Peter Heller’s The Dog Stars proves that even in the midst of an apocalypse love can conquer all. Oprah picked it as a book of the month for its literary quality. However, it does contain gratuitous gruesome violence. It’s a world in which women don’t do well, and yet the protagonist Hig finds love and consensual sex.
Civilization has crashed. Two diseases have wrecked society. The first killed off most of the people, and the second gave most of the remaining people a wasting disease. Add global warming to the mix, and the world’s been smacked with a disaster trifecta. Despite all the problems, some people recovered from the first disease and never caught the second.
It’s been nine years, and Hig wants something more out of life. He’s tired of the kill or be killed post-apocalyptic macho world. He feels there has to be more to life than simply surviving. He feels empty and unfulfilled.
Hig would have died early in the apocalypse if not for the efforts of Bruce Bangley. He is the epitome of tough guy that can pop a zit on a bug’s butt a mile away with a sniper rifle. Bangley is equivalent to survivalist extraordinaire Burt Gummer in Tremors. Here is an example of how Hig describes Bangley
“…he knew guns, knew how to modify them, improve them, and he could build one from the ground up, from pipe and old flatware.”
The two are opposite extremes. Bangley is capable of doing the unthinkable. He is the uncivilized one. He enjoys the challenge of survival. Hig does what he must to survive, but he is more philosophical. The two personalities balance each other throughout the story.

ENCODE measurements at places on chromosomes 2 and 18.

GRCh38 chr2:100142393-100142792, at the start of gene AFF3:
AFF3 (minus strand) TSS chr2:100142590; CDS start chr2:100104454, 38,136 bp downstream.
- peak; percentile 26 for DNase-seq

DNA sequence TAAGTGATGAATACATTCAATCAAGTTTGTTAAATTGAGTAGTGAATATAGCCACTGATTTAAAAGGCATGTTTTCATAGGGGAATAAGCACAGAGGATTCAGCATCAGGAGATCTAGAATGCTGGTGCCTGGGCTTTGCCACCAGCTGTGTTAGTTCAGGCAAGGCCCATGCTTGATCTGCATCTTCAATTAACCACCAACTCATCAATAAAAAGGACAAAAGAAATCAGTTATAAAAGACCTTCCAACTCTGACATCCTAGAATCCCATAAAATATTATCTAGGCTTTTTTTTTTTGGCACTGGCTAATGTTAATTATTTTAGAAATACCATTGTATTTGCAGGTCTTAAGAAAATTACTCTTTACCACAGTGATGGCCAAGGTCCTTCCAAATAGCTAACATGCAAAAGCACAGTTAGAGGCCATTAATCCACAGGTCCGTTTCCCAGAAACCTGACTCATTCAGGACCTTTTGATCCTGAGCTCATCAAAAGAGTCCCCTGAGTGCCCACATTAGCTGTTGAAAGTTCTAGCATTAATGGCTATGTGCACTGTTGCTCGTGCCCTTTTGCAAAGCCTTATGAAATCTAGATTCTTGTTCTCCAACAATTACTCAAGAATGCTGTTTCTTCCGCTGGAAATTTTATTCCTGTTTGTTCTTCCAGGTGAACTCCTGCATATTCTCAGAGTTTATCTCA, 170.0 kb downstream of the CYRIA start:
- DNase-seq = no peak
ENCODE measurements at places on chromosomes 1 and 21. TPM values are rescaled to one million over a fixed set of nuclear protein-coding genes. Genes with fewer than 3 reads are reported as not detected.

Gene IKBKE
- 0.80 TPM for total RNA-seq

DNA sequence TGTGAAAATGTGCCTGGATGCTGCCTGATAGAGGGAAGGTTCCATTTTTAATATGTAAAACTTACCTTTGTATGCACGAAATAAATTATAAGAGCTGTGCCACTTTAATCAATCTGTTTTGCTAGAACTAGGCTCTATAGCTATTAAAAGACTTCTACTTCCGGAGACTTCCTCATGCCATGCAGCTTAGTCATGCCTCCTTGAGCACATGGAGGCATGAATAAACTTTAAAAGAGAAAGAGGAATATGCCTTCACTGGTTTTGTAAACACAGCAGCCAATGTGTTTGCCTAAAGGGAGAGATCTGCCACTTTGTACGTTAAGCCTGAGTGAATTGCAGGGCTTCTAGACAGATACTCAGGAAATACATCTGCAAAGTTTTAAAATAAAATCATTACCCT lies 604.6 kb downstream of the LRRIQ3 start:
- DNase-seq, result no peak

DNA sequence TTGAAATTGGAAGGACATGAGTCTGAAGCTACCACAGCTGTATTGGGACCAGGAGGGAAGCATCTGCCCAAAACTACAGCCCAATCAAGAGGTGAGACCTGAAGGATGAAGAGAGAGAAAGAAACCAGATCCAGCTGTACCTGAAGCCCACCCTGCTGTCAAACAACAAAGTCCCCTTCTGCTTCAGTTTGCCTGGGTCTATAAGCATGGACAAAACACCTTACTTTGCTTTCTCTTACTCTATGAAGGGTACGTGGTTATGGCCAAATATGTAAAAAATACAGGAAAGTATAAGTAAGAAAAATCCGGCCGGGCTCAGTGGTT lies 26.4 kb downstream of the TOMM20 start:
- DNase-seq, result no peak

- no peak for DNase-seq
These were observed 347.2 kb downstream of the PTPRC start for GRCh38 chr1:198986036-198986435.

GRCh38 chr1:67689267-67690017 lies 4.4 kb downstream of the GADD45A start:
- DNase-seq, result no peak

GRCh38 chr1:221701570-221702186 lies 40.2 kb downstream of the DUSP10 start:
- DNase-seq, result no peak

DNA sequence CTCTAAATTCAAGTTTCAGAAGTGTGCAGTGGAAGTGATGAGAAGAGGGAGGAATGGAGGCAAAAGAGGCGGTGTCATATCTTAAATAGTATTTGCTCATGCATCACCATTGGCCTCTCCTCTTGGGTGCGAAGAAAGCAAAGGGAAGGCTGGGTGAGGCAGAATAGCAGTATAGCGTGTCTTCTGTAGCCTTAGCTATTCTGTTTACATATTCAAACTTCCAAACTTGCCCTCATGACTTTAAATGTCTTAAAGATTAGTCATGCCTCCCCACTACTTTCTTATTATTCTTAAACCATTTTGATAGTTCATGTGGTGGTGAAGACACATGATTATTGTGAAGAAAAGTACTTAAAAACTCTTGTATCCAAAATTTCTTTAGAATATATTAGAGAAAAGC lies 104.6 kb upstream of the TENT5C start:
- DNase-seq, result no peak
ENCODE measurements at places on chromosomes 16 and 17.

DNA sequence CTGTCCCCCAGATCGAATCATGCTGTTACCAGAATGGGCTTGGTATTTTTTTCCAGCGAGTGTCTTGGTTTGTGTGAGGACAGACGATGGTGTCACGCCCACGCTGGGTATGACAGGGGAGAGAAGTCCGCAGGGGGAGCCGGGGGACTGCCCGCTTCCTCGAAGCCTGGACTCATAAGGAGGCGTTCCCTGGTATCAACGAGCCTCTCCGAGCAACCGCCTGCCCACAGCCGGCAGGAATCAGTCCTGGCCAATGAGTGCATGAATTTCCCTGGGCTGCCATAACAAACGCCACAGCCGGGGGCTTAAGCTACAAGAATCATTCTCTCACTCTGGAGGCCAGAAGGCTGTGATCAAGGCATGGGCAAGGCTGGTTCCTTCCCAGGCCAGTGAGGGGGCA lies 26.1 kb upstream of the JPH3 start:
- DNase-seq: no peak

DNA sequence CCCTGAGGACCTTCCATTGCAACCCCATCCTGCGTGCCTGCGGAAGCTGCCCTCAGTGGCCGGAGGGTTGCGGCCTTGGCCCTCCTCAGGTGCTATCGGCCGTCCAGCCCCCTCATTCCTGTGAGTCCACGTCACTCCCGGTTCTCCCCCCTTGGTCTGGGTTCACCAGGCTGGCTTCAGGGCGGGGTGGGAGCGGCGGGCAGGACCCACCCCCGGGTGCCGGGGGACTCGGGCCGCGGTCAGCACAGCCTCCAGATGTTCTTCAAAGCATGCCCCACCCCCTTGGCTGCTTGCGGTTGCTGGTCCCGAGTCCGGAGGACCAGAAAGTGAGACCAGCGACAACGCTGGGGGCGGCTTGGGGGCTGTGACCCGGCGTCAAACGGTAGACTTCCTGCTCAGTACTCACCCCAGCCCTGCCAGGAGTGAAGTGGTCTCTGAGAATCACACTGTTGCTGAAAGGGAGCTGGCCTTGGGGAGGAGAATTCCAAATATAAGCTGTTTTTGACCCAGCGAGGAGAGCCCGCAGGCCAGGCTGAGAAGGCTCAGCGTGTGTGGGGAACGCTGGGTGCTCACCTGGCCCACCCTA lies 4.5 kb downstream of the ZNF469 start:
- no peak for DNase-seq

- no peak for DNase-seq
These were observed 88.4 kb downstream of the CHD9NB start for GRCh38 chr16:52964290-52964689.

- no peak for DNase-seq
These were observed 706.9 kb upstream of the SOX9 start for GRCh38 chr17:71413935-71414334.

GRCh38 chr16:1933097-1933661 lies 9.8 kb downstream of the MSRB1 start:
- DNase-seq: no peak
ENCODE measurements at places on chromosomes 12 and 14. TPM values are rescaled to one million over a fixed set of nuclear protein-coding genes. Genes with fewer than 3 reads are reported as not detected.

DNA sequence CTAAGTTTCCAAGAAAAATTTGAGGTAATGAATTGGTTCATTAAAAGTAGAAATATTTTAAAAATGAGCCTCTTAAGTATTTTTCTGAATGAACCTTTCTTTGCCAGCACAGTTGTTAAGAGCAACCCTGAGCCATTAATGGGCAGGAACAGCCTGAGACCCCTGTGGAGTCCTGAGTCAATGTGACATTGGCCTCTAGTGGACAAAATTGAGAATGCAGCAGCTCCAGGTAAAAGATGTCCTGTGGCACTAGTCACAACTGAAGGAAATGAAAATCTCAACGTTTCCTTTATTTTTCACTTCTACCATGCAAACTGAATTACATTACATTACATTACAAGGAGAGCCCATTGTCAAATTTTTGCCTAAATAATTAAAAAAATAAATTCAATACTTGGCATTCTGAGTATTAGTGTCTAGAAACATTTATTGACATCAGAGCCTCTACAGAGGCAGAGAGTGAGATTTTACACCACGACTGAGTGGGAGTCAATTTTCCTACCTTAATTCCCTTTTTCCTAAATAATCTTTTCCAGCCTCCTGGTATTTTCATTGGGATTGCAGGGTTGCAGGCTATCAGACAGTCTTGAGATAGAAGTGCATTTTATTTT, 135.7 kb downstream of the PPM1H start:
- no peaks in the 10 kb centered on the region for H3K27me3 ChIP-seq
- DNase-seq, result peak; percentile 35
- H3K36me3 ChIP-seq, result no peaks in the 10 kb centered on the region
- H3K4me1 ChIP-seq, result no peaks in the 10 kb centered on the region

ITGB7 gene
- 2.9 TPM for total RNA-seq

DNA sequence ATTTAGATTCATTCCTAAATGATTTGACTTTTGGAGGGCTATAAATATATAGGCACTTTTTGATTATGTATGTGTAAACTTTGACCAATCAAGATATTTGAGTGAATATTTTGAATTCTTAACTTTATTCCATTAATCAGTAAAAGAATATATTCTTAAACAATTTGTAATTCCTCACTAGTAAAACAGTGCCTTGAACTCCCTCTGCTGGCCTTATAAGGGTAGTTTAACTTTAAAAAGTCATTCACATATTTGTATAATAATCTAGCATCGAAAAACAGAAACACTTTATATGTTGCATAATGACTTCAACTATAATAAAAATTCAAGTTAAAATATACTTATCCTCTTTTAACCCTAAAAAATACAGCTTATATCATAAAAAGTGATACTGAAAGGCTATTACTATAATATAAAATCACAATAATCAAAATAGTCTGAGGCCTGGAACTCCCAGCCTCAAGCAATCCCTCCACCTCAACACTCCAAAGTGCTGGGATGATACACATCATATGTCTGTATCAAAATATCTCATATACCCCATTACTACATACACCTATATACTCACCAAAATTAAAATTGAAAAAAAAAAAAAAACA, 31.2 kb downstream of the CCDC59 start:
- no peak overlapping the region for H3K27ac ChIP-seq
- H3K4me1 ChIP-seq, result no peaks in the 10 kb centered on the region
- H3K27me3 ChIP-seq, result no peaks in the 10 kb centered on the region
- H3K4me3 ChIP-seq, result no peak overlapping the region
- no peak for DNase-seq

In between the hostile actions, Hig takes trips to provide provisions and hunt for meat. These side trips allow Heller to write poetically, and give the reader a chance to learn more about Hig’s soft side.
Hig likes to fish. Before the disaster, he was an experienced trout fisherman. However, global warming has killed off the trout, leaving only carp to stock the fry pan. Here is Heller describing a fishing scene.
“A lake like a gem set in a bezel of tufted tundra and rough scree, the water green with luminous unapologetic green of a semiprecious stone but textured with the wind. Then it wasn’t.”
Almost makes you want to be fishing with Hig except the trout are gone.
Hig’s life has become routine. Kill some people. Go fishing. Kill some people. Tend the garden. Kill some people. Go find some Pepsi, and kill some people. He’s bored. By the way he also has an airplane and an unlimited supply of fuel. He decides to go on a vacation to the west coast and leave Bruce behind. While flying over the Rockies he spots a ranch in a box canyon, and it has a beautiful woman, Cima. It’s been nine years; beautiful can be used loosely in this case.
He lands the airplane. He proves himself worthy to her father, who happens to be an Army Ranger. Cima and Hig have sex. They kill some more people and head back to live with Bruce. They live happily ever after until the Arabs come.
The story has many strange parts that don’t fit. The most bizarre aspect of the story is the Arabs. They fly in and out of the story in fighter jets. They don’t participate in the story; they are just there. We’re told they must have been immune to the disease in greater numbers, and eventually they will inherit the earth. It’s strange, very strange.
The Dog Stars tells an entertaining story, containing all the essentials for an apocalyptic thriller. It has society ending disasters, violence, sex, and romance. Heller creates tension in all the correct places, but his science has some issues. His prose exhibits a poetic flair. It is a national best seller, and Constantin Film has purchased the movie rights.
*Photo of Trout from California Department of Fish and Wildlife
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